$$\begin{array}{c}\hfill 0<\frac{\partial}{\partial {\sigma}_{\lambda}^{2}}{\mathcal{L}}_{\mathrm{VL}\left(\mathrm{H}\right)}={\textstyle \frac{1}{2}}\left(-\left({\textstyle \frac{1}{{s}_{\lambda}^{2}}}-{H}_{\lambda \lambda}\right)+{\textstyle \frac{1}{{\sigma}_{\lambda}^{2}}}\right).\end{array}$$

To avoid pathologies arising from the fact that the Hessian is not necessarily negative definite, a common approach is to approximate the Hessian using the Fisher information matrix:
Importantly, $\tilde{\mathbf{g}}$ is the gradient of the log-likelihood for data sampled from the model, ${\tilde{\mathbf{y}}}_{j}$, not for the true data:
This gives us the Fisher, which is a commonly used and well-understood approximation to the Hessian [27]. Importantly, this contrasts with the empirical Fisher [27], which uses the gradient conditioned on the actual data (and not data sampled from the model):
which is problematic, because there is a large rank-1 component in the direction of the mean gradient, which disrupts the estimated matrix specifically in the direction of interest for problems such as optimization [27].

$$\begin{array}{cc}\hfill -\mathbf{H}\approx \mathbf{F}& =\sum _{j=1}^{B}\underset{{P}_{}\left({\tilde{\mathbf{y}}}_{j}|{\mathbf{x}}_{j},\mathbf{w}=\mathbf{\mu}\right)}{\mathbb{E}}\left[{\tilde{\mathbf{g}}}_{j}\left({\tilde{\mathbf{y}}}_{j}\right){\tilde{\mathbf{g}}}_{j}^{T}\left({\tilde{\mathbf{y}}}_{j}\right)\right].\hfill \end{array}$$

$$\begin{array}{cc}\hfill {\tilde{g}}_{j;\lambda}\left({\tilde{\mathbf{y}}}_{j}\right)& =\frac{\partial}{\partial {w}_{\lambda}}\left[log{P}_{}\left({\tilde{\mathbf{y}}}_{j}|{\mathbf{x}}_{j},\mathbf{w}\right)\right].\hfill \end{array}$$

$$\begin{array}{cc}\hfill {\mathbf{F}}_{\mathrm{emp}}& =\sum _{j=1}^{B}{\mathbf{g}}_{j}{\mathbf{g}}_{j}^{T},\hfill \end{array}$$

Using the Fisher information (Equation (25)) in Equation (19), we obtain an approximate expected log-likelihood:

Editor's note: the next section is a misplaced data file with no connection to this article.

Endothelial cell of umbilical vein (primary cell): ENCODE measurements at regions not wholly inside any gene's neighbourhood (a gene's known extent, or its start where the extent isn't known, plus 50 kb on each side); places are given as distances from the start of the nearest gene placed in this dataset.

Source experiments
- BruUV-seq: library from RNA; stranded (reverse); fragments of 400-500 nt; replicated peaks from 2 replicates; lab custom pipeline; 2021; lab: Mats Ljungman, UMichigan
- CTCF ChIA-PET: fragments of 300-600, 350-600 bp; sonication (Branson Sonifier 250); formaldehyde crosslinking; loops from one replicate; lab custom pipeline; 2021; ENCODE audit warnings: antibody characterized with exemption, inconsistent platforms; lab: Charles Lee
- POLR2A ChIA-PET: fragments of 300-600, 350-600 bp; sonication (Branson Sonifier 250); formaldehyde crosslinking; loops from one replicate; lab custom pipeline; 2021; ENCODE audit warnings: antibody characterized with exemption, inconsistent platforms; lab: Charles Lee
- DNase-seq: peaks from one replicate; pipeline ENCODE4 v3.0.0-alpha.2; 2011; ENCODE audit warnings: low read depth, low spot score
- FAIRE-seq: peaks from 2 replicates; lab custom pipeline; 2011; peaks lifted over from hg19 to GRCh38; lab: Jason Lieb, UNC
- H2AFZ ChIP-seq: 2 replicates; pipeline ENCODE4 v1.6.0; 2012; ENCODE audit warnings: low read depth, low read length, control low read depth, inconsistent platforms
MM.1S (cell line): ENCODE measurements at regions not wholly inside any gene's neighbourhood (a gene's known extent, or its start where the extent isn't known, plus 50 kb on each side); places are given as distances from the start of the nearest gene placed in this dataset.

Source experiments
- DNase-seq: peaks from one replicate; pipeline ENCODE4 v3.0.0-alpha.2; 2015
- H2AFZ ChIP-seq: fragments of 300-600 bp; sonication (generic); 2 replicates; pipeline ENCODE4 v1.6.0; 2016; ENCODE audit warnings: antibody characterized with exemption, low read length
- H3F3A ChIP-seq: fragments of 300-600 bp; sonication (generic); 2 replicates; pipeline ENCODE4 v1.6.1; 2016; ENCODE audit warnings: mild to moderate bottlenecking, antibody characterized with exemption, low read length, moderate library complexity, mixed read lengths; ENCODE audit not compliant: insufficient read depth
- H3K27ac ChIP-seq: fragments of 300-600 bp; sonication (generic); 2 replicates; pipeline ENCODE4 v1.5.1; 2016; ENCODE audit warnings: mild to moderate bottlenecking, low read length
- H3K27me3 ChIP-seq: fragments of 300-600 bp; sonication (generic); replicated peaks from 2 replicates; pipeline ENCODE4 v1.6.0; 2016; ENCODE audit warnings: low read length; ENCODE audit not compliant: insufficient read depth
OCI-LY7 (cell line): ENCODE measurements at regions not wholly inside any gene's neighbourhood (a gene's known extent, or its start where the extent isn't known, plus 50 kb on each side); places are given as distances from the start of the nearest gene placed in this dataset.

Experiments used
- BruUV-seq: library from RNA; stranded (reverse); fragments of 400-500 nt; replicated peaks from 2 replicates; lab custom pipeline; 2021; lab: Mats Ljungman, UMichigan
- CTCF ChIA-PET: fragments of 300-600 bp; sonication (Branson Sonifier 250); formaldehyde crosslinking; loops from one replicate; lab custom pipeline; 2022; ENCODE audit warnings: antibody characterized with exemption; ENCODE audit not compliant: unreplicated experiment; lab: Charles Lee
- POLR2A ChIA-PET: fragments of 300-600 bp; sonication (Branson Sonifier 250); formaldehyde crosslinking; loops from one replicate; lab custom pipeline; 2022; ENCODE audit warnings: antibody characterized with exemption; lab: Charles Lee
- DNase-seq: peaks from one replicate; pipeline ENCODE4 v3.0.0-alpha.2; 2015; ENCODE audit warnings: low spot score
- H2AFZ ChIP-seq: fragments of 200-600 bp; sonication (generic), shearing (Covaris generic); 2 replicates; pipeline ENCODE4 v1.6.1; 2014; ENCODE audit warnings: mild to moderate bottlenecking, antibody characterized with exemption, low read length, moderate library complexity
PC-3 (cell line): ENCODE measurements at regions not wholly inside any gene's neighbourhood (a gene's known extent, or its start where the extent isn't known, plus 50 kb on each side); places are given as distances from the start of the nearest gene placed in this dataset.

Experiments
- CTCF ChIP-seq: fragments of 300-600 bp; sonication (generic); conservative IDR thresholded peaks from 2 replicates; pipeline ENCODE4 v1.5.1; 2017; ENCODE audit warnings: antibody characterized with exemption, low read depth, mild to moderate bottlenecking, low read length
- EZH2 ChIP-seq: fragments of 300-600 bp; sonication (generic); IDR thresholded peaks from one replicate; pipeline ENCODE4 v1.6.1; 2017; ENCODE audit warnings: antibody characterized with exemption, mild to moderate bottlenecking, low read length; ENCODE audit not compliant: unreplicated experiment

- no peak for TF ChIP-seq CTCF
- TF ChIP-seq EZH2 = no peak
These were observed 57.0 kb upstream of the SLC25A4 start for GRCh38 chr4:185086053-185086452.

Substituting this into Equation (11) gives us the final VL objective, ${\mathcal{L}}_{\mathrm{VL}}$, which is an approximation of the ELBO:
In practice, we typically take the objective for a minibatch, divided by the number of datapoints in a minibatch, S:
where $\left({\textstyle \frac{1}{S}}{\tilde{g}}_{j;\lambda}\right)$ are the gradients of the log-likelihood for the minibatch averaged across datapoints, i.e., the gradient of $\frac{1}{S}}log{P}_{}\left({\tilde{\mathbf{y}}}_{j}|{\mathbf{x}}_{j},\mathbf{w}=\mathbf{\mu}\right)$. Remember B is the number of minibatches so $SB$ is the total number of training datapoints.

$$\underset{{Q}_{}\left(\mathbf{w}\right)}{\mathbb{E}}\left[log{P}_{}\left(\mathbf{y}|\mathbf{x},\mathbf{w}\right)\right]\approx log{P}_{}\left(\mathbf{y}|\mathbf{x},\mathbf{w}=\mathbf{\mu}\right)-{\textstyle \frac{1}{2}}{{\textstyle \sum}}_{\lambda}{\sigma}_{\lambda}^{2}{{\textstyle \sum}}_{j=1}^{B}{\tilde{g}}_{j;\lambda}^{2}.$$

$${\mathcal{L}}_{\mathrm{VI}}\approx {\mathcal{L}}_{\mathrm{VL}}=log{P}_{}\left(\mathbf{y}|\mathbf{x},\mathbf{w}=\mathbf{\mu}\right)-{\textstyle \frac{1}{2}}{{\textstyle \sum}}_{\lambda}{\sigma}_{\lambda}^{2}{{\textstyle \sum}}_{j=1}^{B}{\tilde{g}}_{j;\lambda}^{2}-\beta {{\textstyle \sum}}_{\lambda}{D}_{\mathrm{KL}}\left({Q}_{}\left({w}_{\lambda}\right)\left|\right|{P}_{}\left({w}_{\lambda}\right)\right).$$